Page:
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Archive for May, 2015

Israel’s obsession with hummus is about more than stealing Palestine’s food

Posted by uscsjp on May 23, 2015

When Israel expelled hundreds of thousands of Palestinians from their villages and homes in 1948, many left with little more than the clothes on their back. Food was left on the stove. Crops were left unharvested. But the land emptied of its inhabitants was soon occupied by new residents.

From 1948 to 1953, almost all new Jewish settlements were established on refugees’ property. The myth of making the desert bloom is belied by the facts: in mid-1949, two-thirds of all land sowed with grain in Israel was Palestinian land. In 1951, “abandoned” land accounted for nearly 95 per cent of all Israel’s olive groves and almost 10,000 acres of vineyards.

During these early years, many Palestinian refugees attempted to return to their lands. By 1956, as many as 5,000 so-called “infiltrators” had been killed by Israeli armed forces, the vast majority of them looking to return home, recover possessions, or search for loved ones. Palestinian women and children who crossed the frontier to gather crops were murdered.

The Nakba in 1948 was the settler colonial conquest of land and the displacement of its owners, a dual act of erasure and appropriation. Citing “reasons of state”, Israel’s first premier David Ben-Gurion appointed a Negev Names Committee to remove Arabic names from the map. By 1951, the Jewish National Fund’s “Naming Committee” had “assigned 200 new names”.

But it did not stop with dynamite and new maps. The Zionist colonisation of Palestine has also included culture, notably cuisine. This is the context for the so-called “hummus wars”: it is not about petty claims and counterclaims, rather, the story is one of colonial, cultural appropriation and resistance to those attempts.

In the decades since the establishment of the State of Israel on the ruins and ethnically cleansed lands of Palestine, various elements of the indigenous cuisine have been targeted for appropriation: falafel, knafeh, sahlab and, of course, hummus.

Though these dishes are common to a number of communities across the Mediterranean and Middle East, Israel claims them as its own: falafel is the “national snack”, while hummus, according to Israeli food writer Janna Gur, is “a religion”.

In a 2002 article on recipes, the Israeli embassy in Washington acknowledged that “Israel lacks a long-standing culinary heritage”, adding that “only a few years ago, Israelis even doubted the existence of their own authentic cuisine”.

Such an admission is hard to find these days, as appropriation has become propaganda.

In 2011, Jerusalem-based chef Michael Katz visited Australia and told a local newspaper how the Israeli government had “decided, through culture, to start improving Israel’s image”.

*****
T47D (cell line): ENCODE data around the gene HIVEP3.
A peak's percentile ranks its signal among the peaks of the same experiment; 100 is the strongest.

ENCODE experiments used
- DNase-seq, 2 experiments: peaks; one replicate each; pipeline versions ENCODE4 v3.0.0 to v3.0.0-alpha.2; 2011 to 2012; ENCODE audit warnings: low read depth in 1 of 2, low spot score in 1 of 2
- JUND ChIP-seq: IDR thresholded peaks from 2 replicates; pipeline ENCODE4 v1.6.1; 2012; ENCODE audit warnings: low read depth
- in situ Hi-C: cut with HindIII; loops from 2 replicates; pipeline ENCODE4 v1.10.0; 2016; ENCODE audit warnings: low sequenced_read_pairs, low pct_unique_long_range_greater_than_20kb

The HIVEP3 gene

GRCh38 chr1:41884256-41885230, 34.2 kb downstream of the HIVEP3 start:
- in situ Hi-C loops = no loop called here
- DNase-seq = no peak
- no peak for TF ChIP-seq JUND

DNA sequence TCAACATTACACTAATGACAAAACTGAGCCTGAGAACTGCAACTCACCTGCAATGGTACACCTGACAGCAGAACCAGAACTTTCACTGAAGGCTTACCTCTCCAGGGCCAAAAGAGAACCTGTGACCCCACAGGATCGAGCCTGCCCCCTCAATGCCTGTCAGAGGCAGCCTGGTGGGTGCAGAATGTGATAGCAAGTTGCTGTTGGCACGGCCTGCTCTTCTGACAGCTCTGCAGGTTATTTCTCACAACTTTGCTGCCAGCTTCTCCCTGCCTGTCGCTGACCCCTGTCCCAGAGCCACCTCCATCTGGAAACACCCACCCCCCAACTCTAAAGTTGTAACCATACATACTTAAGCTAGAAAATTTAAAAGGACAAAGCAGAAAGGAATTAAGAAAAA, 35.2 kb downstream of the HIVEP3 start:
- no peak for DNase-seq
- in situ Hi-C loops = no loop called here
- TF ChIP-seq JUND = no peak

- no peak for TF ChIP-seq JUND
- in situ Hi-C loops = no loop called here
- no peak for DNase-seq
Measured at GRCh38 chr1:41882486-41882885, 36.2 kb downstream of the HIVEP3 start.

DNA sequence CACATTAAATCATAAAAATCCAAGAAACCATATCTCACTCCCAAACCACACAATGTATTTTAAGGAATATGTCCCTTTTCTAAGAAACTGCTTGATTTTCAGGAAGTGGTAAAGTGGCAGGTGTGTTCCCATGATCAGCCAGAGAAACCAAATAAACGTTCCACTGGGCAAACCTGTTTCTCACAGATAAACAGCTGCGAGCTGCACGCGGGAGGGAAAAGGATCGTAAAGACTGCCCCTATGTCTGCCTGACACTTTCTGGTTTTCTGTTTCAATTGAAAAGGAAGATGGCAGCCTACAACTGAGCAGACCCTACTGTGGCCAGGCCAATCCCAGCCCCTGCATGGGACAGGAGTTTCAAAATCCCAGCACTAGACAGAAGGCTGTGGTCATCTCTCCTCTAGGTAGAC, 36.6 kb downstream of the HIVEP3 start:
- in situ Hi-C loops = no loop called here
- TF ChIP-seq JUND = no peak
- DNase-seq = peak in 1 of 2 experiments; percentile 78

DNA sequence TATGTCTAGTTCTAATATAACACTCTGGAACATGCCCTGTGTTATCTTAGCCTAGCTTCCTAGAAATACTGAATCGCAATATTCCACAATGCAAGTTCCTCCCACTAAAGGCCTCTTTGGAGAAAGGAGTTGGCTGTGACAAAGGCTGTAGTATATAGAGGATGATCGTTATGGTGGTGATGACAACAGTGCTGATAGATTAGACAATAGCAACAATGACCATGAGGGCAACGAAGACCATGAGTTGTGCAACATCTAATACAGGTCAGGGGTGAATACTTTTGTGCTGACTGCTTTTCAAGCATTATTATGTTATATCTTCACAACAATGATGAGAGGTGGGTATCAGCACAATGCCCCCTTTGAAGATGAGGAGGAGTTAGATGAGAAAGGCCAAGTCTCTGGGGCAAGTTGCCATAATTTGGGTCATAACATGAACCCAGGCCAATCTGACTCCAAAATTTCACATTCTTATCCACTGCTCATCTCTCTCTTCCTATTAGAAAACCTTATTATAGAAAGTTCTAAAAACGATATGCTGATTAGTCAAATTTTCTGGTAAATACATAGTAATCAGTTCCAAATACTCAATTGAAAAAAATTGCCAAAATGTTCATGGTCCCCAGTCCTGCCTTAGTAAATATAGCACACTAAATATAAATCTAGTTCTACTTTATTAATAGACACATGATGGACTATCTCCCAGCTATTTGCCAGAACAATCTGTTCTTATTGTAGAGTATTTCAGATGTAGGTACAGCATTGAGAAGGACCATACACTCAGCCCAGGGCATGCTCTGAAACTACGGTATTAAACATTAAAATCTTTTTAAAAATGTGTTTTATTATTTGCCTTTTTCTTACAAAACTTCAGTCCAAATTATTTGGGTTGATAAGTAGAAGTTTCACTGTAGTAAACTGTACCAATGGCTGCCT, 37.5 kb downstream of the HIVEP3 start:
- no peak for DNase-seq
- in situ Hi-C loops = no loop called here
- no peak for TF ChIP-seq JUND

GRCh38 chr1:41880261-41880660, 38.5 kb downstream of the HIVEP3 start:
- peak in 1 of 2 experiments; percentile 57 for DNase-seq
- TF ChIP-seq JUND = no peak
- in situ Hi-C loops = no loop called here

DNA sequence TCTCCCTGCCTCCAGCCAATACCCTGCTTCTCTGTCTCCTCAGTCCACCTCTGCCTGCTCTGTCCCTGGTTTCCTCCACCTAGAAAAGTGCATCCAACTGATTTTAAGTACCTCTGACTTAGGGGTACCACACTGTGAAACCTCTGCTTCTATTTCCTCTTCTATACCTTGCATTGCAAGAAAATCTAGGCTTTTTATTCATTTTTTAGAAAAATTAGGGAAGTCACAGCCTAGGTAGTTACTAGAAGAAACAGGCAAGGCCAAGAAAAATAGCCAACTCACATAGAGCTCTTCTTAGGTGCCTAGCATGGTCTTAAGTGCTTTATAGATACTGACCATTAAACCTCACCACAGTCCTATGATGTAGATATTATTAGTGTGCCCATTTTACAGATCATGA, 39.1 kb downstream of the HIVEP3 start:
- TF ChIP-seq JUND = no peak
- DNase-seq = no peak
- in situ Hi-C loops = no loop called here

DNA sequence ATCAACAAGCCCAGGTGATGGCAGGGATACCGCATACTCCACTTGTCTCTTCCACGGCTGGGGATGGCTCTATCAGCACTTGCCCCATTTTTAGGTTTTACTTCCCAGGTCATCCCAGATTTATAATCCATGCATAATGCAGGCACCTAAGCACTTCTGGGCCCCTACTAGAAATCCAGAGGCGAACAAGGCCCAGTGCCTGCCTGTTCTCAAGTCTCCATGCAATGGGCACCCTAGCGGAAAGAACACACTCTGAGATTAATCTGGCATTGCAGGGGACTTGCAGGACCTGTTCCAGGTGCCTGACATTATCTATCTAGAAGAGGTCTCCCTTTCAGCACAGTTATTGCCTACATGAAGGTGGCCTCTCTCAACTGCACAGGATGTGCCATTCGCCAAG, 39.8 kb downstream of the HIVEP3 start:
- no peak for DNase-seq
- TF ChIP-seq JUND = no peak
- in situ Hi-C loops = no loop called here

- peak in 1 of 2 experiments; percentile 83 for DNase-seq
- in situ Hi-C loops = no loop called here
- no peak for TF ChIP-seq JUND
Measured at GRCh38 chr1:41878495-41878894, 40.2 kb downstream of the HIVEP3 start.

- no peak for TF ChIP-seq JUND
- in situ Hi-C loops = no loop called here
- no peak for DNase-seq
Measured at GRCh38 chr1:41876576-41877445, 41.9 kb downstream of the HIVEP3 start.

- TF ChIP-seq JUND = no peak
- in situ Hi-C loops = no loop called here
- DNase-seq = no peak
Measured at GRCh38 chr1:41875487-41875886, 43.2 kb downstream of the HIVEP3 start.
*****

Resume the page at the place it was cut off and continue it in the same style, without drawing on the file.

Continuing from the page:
“They started sending artists, singers, painters, filmmakers and then the idea came of sending chefs.”

In 2010, the Israeli government decided to distribute pamphlets at Tel Aviv airport, to equip Israelis who go abroad with, in the words of then-public diplomacy minister Yuli Edelstein, the “tools and tips to help them deal with the attacks on Israel in their conversations with people”. Included in the literature was the claim that “Israel developed the famous cherry tomato.”

Now, as the Jewish Telegraphic Agency put it earlier this year, “Israel has been on the culinary ascent of late, with dozens of food blogs, new high-end restaurants, cooking shows and celebrity chefs, and a fascination with everything foodie”.

It is not just food that is enlisted in Israel’s global PR initiatives. A few year ago, pro-Israel students at Brandeis University, in Massachusetts, held a “hookah night” with the help of campus-based “hasbara fellows”, professional Israel advocates who noted without any irony that “hookah is not specifically an Israeli cultural facet”.

In addition to smoking and snacks, the “cultural” evening also included belly dancers. Explaining the rationale for the event, a member of the Brandeis Zionist Alliance said they had found that “students are more receptive to Israel-related education when we use a cultural lens”.

Now we have “International Hummus Day”, launched by an Israeli, Ben Lang, who is explicit about the propaganda value of his project: “The idea was to connect people around hummus and get more people talking about it and hopefully get people to see the good things that are happening in Israel.”

“I just wanted to make sure that people saw that the initiative started in Israel.”

As everything from food to the keffiyeh is used to “rebrand” the state that colonised Palestine in the first place, Palestinians and their supporters have fought back.

When an Israeli choreographer included the dabke traditional dance in his company’s repertoire in 2013, a New York-based dabke troupe responded with a thoughtful critique that noted how, by “appropriating dabke, and labelling it Israeli”, the “power imbalance” is only furthered.